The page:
Road Biking Wisconsin  by M. Russ Lowthian

Road Biking Wisconsin Guide Book

by M. Russ Lowthian (Falcon Guides)
Road Biking Wisconsin  by M. Russ Lowthian
Road Biking Wisconsin features 41 carefully designed rides throughout the state, from the picturesque shore of Lake Superior in the north to the renowned and challenging kettle country in the south and everywhere in between. Local cyclist Russ Lowthian provides a sampling of the state's diverse offerings, including rides along the Mississippi and Wisconsin Rivers, amid rolling farmlands and lush forests, around crystal-clear lakes, and along scenic bluffs above Lake Michigan.

© 2008 M Russ Lowthian/Falcon Guides. All Rights Reserved.

Trails from the "Road Biking Wisconsin" Guide Book
Displaying trails 20 of 41.

Displaying trails 1 to 20 of 41.

Heralded as the “City of Festivals,” this metropolitan area is know for its rich ethnic heritage and breweries that grace the beautiful Lake Michigan shoreline. Visiting the oldest city in Wisconsin, the ramble makes a loop around the Milwaukee River, up to the northern end of the city, then circles back along the bluffs above the Lake Michigan shoreline. After starting at the Urban Ecology Center, you will be offered a medley of parks and old settlements (now suburbs) to ride through. Along the way visit a community first named for the sighting of an albino deer and another village named for the river and hills there. Closer to the bluffs enjoy cruising down Lake Drive past many large turn-of-the-twentieth-century homes. Next you pass an early settlement named for the whitefish that were frequently spotted in the bay. Coasting into the downtown area, enjoy the historic architecture and modern sculptures as you cross the river and circle back to the north. With a small climb up the hill, you ride next to the Beer Barrel Line Trail back to the start. Now that you have had a taste of Milwaukee, it’s time to indulge.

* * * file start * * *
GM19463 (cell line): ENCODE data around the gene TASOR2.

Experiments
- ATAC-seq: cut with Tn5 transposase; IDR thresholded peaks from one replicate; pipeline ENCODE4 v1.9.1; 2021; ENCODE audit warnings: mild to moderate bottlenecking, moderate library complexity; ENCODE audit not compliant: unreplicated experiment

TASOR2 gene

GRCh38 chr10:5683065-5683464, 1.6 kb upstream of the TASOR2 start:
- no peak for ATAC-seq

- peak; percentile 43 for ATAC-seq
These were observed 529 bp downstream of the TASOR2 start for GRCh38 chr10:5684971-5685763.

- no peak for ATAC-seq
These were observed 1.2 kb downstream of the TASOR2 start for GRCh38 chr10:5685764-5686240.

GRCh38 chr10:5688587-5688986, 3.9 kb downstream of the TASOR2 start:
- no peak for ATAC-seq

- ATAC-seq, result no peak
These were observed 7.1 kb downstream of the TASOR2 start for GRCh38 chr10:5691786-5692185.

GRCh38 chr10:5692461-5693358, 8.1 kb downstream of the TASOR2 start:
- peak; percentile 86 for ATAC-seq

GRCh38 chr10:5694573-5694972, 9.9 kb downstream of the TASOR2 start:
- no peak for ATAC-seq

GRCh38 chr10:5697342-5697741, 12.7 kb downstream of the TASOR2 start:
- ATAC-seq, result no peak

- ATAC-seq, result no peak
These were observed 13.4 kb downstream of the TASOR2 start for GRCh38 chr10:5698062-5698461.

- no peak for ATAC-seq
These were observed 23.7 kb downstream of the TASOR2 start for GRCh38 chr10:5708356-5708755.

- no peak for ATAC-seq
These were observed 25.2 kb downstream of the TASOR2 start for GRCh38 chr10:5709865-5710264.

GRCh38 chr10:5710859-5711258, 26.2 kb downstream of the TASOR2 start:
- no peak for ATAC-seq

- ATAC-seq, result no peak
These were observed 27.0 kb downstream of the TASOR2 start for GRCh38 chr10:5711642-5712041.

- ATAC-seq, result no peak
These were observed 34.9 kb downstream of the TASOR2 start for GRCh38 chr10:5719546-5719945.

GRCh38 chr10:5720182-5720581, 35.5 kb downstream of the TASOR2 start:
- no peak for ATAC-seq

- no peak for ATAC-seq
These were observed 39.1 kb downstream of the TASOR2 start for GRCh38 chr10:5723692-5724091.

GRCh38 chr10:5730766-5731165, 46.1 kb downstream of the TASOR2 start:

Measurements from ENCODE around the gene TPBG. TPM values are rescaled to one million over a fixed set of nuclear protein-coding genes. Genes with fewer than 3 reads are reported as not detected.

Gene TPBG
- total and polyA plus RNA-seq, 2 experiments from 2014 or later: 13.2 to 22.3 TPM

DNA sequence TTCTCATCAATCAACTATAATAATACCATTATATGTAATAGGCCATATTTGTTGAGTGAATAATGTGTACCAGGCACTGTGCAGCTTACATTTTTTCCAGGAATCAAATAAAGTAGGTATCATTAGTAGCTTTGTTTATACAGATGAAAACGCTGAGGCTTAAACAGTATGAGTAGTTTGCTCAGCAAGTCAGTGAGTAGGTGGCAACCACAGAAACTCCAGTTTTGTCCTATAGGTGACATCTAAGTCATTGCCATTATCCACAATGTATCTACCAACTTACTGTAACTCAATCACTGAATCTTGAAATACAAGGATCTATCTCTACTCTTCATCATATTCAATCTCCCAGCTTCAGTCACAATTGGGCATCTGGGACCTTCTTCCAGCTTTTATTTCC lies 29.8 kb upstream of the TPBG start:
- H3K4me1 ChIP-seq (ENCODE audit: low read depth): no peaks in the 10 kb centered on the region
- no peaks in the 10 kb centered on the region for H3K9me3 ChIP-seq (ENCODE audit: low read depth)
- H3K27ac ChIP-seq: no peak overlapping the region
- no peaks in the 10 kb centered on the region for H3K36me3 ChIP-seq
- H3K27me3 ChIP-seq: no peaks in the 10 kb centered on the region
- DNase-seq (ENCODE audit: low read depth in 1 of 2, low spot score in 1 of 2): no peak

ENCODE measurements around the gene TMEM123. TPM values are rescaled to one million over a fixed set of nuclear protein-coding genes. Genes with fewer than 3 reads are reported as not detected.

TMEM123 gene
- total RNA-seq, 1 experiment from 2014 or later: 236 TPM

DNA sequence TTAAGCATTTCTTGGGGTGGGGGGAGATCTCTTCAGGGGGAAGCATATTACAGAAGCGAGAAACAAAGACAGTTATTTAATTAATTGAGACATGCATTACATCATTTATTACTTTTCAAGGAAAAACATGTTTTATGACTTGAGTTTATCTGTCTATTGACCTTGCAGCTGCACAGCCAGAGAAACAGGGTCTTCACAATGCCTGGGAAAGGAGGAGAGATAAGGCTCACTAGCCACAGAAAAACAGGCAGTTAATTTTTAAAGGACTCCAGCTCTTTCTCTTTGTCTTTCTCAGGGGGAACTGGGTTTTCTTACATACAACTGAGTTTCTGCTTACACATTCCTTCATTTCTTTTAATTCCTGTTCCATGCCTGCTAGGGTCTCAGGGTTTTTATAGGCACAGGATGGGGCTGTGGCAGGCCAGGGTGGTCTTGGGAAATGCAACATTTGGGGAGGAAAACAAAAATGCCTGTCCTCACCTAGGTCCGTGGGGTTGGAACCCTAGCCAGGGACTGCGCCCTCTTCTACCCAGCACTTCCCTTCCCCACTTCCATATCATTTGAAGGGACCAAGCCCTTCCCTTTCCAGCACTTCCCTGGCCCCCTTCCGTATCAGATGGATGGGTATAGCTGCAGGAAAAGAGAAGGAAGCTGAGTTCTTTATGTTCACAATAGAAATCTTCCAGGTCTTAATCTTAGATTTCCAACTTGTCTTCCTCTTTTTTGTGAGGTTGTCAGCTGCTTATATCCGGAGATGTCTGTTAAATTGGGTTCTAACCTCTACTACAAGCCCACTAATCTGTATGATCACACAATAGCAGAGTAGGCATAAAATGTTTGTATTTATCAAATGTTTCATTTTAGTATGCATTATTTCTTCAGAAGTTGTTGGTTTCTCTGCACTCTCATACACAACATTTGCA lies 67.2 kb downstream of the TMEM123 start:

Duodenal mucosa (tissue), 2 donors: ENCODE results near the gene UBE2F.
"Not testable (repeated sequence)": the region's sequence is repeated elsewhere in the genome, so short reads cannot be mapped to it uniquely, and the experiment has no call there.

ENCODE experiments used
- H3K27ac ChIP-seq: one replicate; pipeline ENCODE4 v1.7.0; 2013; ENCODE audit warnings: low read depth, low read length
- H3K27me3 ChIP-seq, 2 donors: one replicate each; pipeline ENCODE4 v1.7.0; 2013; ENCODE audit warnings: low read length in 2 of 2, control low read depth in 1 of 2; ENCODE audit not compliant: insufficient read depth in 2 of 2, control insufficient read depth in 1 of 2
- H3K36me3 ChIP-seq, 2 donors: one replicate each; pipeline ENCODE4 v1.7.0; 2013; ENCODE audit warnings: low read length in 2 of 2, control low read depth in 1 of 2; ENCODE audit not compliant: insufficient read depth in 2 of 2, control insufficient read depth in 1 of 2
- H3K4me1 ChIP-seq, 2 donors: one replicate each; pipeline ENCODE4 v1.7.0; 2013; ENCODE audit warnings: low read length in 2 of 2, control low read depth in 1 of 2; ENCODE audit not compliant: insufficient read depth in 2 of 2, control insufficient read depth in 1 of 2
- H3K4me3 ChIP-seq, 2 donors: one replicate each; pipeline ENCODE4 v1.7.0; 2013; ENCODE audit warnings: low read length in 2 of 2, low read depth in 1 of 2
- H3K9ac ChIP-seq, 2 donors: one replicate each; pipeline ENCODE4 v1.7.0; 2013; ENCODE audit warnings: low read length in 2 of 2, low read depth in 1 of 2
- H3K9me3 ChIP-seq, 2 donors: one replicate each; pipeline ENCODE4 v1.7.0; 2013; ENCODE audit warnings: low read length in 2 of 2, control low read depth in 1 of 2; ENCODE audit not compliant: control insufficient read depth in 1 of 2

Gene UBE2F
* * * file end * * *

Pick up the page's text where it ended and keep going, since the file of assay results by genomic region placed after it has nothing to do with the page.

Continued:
Whitefish Bay, WI - Road Biking - Trail Length: 29
As you ride through Grant County, you will soon discover how the early lead-mining rush influenced the growth of this area and today’s road route options. This challenge offers both excitement and beauty. It leaves on Beetown Road in a community named after a Pennsylvania town and rolls south, passing a village named for a fierce storm that went through the area after the first settlers arrived. After rolling along toward the Mississippi River bluffs, use the next town, with a name that in Spanish means “lead,” for a rest stop. Now, in your low gear, climb back up the bluff and turn back to the north. After crossing the Grant River, ride up the valley floor to a town named for an overturned tree with a beehive in its trunk and a large lead nugget at its roots. Soon you reach a thriving agriculture community that went through names faster than you can shift from granny to your high ring. As you return from the northwest, you may have to use that low gear one more time on the roller coaster cruise back to Lancaster.
Lancaster, WI - Road Biking - Trail Length: 55
After the glacial period, the southern half of Walworth County was left with moraines of rolling hills, and several picturesque lake settings. The tour starts in a village known for its chocolate shops, next to the shore of Wisconsin’s second-deepest lake, then heads north to a lake community developed to sell newspapers. You then cut west across an old moonshine-runners’ route and pass through a village that the circus once used as its winter pasture grounds. Now circling to the northeast, visit a city that was named for a set of elk horns found in a tree. You then travel along a road where werewolves have been sighted. Soon the ramble crosses into Racine County and visits a city dubbed “Chocolate City U.S.A.” With an essence of chocolate still on your breath, pivot southwest on Spring Valley Road, back to Lake Geneva.
Lake Geneva, WI - Road Biking - Trail Length: 42
In a city with many miles of designated bike routes, this ride leaves from a park that overlooks the picturesque Sugar River valley. The cruise travels counterclockwise to the southwest, utilizing one of the city’s commuter bike routes into the dale. After crossing Military Ridge State Trail, you soon approach a town known as the “Troll Capital of the World.” An option is available in this Norwegian settlement for those who prefer to ride the crushed limestone trail back. Otherwise the cruise turns southeast down the valley floor, where you will soon be in a village named for George Washington’s home. You then circle back to the northeast and wind your way up past Sugar Ridge on your way to a village once named Corners. Here, at the crossroads of several roadways, the route safely maneuvers its way through town and then veers off to the east. Turning north, the grade of the road gradually ascends on another bike-designated roadway back into Madison.
Madison, WI - Road Biking - Trail Length: 43